Sanctuary monitoring programs assess the status and condition of marine life and habitats over time. Several key monitoring programs within Cordell Bank sanctuary have helped scientists to describe changes in the oceanic environment and pelagic and benthic communities. For example, Applied California Current Ecosystem Studies (ACCESS) is a joint research and monitoring program formed by Point Blue Conservation Science, Cordell Bank National Marine Sanctuary, and Greater Farallones National Marine Sanctuary, and now includes additional partners. ACCESS members jointly conduct integrated, collaborative, and multi-disciplinary research to monitor distribution, abundance and demography of marine wildlife in the context of underlying physical oceanographic processes and inform managers, policy-makers and conservation partners about wildlife responses to changes in ocean conditions and human threats to mobilize public support for marine conservation. Previously, the Cordell Bank Ocean Monitoring Program (Cordell Bank Ocean Monitoring Program (CBOMP)) collected information, from 2004 to 2010, on the spatial and temporal variability in the oceanographic system of the Cordell Bank region. Data were collected on seabird, marine mammal and other vertebrate abundance and distribution as well as oceanographic conditions to understand seasonal and annual changes in the pelagic environment. Also, the Cordell Bank oceanographic buoy was a collaborative project between Bodega Marine Laboratory and Cordell Bank National Marine Sanctuary from Spring 2007 - Summer 2013, part of the National Marine Sanctuary Program's West Coast Observation project as well as a contributor to the Central California Ocean Observing System (CeNCOOS). This buoy provided important information on local and regional conditions by collecting data on salinity, temperature, fluorescence of chlorophyll-a, turbidity, wind speed and direction, and water current speed and direction.

Research projects illuminate the natural and anthropogenic processes and relationships which affect sanctuary resources. One such project, ACCESS, examines the relationship between oceanographic conditions, krill, and krill predators (seabirds and marine mammals) and how these patterns change seasonally and between years. The non-profit organization Oikonos Ecosystem Knowledge worked cooperatively with Cordell Bank sanctuary to understand movement and habitat-use patterns of Black-footed Albatrosses that travel from Hawaii to feed in the food-rich waters of the sanctuary.Many of the research projects conducted in Cordell Bank sanctuary apply to multiple sanctuaries, demonstrating the ecological connectivity of the National Marine Sanctuary system.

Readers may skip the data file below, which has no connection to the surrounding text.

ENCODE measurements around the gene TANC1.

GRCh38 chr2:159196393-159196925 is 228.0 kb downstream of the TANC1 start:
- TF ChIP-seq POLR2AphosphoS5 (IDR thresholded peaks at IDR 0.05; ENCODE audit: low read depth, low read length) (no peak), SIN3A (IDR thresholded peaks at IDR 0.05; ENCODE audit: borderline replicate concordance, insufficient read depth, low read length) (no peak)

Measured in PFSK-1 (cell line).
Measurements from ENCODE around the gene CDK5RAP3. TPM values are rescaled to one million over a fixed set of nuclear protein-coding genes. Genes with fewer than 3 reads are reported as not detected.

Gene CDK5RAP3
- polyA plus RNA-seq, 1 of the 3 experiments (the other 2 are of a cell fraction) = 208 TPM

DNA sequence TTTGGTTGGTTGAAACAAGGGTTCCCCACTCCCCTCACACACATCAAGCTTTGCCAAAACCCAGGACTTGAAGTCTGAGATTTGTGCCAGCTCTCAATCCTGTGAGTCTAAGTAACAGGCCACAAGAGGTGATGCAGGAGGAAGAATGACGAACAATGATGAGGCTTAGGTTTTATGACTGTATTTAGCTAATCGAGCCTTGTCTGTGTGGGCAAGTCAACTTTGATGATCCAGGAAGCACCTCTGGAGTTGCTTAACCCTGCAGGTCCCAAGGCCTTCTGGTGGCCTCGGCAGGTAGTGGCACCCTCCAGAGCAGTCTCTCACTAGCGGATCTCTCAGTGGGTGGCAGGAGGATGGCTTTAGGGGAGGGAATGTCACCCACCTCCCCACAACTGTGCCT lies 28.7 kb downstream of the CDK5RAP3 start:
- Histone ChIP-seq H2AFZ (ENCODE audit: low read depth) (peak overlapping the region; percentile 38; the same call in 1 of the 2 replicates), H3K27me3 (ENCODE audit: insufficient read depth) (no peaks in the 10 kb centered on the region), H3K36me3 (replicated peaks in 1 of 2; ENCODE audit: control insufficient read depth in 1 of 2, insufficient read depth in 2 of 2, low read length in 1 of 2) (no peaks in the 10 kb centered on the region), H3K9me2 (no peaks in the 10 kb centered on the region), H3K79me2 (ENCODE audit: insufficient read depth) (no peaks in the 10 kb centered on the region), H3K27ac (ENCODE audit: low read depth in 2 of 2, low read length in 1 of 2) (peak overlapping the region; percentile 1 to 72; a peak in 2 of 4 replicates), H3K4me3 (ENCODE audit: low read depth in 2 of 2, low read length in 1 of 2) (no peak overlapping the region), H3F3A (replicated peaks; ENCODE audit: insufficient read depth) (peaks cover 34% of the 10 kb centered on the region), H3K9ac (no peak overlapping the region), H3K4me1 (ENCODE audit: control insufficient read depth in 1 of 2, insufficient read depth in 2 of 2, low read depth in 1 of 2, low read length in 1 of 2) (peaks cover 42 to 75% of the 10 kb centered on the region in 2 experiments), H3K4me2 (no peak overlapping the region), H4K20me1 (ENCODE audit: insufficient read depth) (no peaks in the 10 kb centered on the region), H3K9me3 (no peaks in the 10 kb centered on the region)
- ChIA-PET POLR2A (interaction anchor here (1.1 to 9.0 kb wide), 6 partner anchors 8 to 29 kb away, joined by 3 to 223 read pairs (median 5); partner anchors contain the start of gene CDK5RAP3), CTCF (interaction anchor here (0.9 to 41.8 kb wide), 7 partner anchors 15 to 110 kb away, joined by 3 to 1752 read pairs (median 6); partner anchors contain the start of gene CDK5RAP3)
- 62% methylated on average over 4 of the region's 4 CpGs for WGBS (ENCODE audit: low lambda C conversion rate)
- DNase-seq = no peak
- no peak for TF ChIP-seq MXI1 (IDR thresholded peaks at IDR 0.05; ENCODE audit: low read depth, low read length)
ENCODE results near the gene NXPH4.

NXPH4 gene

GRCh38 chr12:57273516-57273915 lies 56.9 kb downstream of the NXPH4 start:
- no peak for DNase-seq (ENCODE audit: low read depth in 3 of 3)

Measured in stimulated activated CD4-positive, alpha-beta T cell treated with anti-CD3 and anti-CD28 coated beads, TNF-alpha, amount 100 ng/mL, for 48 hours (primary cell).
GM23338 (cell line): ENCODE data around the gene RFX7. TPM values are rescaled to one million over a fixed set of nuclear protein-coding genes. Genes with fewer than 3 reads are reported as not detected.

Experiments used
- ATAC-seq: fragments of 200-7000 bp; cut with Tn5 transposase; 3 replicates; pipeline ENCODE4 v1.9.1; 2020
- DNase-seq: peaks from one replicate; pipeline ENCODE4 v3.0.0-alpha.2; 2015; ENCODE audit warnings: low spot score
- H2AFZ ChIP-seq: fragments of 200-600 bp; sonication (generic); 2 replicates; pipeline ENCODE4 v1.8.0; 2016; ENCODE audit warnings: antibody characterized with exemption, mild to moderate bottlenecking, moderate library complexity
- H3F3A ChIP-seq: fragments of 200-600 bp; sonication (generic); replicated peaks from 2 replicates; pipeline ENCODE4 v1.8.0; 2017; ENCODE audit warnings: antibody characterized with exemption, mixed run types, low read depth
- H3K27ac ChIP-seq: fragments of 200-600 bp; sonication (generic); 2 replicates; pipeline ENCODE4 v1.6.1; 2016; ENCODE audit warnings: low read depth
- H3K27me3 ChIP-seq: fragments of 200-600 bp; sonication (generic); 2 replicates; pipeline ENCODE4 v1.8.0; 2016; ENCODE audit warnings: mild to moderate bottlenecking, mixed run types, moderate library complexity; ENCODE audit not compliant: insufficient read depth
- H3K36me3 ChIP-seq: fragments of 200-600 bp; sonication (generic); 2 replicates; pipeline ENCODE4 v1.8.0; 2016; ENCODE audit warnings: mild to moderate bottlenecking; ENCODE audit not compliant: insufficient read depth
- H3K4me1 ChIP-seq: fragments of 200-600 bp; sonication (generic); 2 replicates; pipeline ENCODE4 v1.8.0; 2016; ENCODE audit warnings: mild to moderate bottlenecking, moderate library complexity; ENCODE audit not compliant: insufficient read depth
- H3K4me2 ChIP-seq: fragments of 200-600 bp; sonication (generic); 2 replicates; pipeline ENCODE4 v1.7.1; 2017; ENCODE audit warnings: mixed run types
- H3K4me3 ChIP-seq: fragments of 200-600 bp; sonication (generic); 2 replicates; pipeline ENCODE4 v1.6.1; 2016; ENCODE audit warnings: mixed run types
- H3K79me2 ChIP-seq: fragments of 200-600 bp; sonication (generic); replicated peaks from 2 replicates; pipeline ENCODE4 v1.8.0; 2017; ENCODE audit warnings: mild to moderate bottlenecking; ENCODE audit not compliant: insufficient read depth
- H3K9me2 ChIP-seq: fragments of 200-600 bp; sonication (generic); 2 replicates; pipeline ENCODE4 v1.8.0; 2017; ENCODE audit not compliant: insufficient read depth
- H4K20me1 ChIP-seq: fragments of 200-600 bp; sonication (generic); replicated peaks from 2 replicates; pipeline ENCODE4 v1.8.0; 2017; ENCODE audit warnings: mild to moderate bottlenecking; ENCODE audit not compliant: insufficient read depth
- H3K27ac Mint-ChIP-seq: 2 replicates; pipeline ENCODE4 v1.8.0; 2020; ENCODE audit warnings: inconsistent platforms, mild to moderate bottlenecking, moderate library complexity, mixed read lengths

The Sanctuary may provide coordination and logistical support, vessel support and limited funding for research projects addressing priority needs. Research activities may require a permit from the Sanctuary. For general information on research being conducted within the sanctuary, please contact the Cordell Bank National Marine Sanctuary Superintendent, Dan Howard (Dan.Howard@noaa.gov). For more information on operations and permitting within Cordell Bank sanctuary, please contact the Cordell Bank National Marine Sanctuary Operations Coordinator, Michael Carver (Michael.Carver@noaa.gov).

CB MapMap of the Cordell Bank National Marine Sanctuary and surrounding area prior to the 2015 expansion.